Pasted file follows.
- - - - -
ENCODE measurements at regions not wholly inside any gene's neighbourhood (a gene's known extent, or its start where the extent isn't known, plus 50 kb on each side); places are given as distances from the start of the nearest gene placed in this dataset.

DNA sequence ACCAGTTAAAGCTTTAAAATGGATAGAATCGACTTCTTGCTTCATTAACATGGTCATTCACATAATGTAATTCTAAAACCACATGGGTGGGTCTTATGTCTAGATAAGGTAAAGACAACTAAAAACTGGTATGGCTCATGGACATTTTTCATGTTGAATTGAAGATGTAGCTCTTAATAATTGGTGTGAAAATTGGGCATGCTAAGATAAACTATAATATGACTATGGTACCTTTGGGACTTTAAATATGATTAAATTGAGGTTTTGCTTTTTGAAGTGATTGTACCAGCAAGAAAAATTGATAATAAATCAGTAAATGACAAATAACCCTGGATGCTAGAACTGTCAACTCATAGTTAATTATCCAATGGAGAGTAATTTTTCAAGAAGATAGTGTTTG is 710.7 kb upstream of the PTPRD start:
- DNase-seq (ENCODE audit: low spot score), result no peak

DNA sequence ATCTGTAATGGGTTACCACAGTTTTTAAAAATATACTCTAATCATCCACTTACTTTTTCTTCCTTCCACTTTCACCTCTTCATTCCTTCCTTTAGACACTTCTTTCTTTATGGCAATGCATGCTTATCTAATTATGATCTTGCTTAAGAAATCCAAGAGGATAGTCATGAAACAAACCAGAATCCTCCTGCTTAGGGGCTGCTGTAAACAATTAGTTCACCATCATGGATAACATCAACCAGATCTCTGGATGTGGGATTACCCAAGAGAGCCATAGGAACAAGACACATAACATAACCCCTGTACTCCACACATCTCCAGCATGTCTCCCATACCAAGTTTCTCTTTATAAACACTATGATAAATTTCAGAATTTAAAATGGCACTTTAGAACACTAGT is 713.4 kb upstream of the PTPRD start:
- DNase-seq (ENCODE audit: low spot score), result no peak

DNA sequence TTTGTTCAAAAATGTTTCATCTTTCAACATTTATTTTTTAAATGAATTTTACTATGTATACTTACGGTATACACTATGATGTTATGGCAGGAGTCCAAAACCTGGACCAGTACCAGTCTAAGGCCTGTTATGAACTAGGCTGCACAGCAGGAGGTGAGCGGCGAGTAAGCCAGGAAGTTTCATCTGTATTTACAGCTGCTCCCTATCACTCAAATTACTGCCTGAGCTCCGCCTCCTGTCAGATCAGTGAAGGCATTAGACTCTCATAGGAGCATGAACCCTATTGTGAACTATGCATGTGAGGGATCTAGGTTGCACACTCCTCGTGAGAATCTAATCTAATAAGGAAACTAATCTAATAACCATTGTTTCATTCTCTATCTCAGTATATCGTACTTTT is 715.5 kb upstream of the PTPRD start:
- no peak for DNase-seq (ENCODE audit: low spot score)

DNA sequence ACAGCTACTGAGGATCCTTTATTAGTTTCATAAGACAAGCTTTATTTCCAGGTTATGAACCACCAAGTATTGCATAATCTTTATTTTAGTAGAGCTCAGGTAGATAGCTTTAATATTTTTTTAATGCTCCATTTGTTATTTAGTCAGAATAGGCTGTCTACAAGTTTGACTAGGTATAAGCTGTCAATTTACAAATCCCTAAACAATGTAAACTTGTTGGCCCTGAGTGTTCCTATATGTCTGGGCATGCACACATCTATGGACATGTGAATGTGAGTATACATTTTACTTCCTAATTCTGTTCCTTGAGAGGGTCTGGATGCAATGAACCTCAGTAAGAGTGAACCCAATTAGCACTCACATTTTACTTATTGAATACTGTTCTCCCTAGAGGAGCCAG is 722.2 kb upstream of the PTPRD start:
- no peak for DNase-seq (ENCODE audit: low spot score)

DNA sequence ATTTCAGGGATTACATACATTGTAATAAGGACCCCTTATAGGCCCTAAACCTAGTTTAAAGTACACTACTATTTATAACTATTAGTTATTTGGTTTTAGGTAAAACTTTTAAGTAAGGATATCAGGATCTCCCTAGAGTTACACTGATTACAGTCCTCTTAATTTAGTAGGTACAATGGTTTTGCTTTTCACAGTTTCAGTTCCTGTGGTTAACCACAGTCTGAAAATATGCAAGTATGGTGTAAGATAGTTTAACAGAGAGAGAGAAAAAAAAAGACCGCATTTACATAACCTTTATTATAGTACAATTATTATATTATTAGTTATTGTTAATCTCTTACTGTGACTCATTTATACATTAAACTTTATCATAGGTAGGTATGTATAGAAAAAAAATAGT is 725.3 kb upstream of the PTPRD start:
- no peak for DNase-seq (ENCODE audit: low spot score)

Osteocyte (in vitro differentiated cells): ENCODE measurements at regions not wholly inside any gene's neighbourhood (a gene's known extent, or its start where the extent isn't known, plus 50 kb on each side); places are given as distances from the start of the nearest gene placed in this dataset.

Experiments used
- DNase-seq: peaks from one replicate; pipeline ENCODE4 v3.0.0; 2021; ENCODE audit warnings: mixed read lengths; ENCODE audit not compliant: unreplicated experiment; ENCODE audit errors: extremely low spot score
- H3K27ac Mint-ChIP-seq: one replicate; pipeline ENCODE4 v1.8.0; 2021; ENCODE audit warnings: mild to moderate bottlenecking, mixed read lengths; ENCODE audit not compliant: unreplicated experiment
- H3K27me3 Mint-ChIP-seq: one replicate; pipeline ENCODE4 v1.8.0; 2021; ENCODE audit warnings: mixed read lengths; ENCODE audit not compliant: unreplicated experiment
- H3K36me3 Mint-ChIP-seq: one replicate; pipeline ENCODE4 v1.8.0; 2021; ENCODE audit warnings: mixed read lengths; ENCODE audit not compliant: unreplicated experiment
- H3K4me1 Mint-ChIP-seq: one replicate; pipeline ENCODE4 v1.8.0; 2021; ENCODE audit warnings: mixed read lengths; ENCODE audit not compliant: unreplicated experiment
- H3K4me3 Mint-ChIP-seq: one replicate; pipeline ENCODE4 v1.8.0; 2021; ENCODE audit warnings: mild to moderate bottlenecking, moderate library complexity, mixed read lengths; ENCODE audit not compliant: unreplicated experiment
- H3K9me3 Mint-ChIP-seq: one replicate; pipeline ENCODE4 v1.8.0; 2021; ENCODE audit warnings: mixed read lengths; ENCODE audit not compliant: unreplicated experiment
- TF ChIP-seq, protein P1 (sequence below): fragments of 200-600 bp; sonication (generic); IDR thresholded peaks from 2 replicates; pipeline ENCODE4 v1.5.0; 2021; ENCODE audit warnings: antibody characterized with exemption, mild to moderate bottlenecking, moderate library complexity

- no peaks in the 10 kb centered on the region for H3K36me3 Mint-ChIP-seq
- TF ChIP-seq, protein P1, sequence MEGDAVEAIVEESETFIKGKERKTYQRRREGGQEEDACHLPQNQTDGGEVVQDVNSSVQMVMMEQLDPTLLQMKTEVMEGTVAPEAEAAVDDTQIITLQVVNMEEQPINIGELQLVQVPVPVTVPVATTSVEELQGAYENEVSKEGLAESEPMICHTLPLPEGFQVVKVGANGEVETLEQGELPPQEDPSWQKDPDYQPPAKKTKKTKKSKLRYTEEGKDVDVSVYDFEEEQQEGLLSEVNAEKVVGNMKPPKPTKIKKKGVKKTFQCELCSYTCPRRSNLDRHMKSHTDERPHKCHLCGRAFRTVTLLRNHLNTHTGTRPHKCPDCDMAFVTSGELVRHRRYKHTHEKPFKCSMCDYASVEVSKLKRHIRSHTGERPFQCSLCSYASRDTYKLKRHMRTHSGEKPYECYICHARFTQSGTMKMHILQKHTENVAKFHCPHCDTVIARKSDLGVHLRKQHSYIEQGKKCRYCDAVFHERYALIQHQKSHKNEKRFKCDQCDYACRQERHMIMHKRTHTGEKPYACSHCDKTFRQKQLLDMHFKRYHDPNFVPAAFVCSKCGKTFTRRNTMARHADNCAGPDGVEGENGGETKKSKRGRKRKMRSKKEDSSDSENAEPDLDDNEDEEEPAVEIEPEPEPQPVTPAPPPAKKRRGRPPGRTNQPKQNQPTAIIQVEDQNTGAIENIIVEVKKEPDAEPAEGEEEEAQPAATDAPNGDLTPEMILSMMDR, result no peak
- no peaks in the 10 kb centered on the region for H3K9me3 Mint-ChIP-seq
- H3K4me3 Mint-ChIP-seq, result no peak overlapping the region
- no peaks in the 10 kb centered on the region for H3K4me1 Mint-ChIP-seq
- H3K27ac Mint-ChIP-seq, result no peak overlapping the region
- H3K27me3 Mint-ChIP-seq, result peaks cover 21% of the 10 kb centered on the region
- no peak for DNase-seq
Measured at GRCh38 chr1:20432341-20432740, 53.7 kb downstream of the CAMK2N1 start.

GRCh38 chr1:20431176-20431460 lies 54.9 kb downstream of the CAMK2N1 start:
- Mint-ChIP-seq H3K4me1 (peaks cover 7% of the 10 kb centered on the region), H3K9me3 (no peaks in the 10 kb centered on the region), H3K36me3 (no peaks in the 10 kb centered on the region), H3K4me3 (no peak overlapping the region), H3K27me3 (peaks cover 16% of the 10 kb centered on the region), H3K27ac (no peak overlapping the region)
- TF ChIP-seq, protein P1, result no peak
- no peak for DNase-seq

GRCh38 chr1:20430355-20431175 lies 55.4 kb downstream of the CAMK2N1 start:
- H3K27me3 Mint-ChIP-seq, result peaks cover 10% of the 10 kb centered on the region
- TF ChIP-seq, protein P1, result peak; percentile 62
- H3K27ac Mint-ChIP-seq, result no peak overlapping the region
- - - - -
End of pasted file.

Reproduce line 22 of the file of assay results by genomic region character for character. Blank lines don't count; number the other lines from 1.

- no peaks in the 10 kb centered on the region for H3K36me3 Mint-ChIP-seq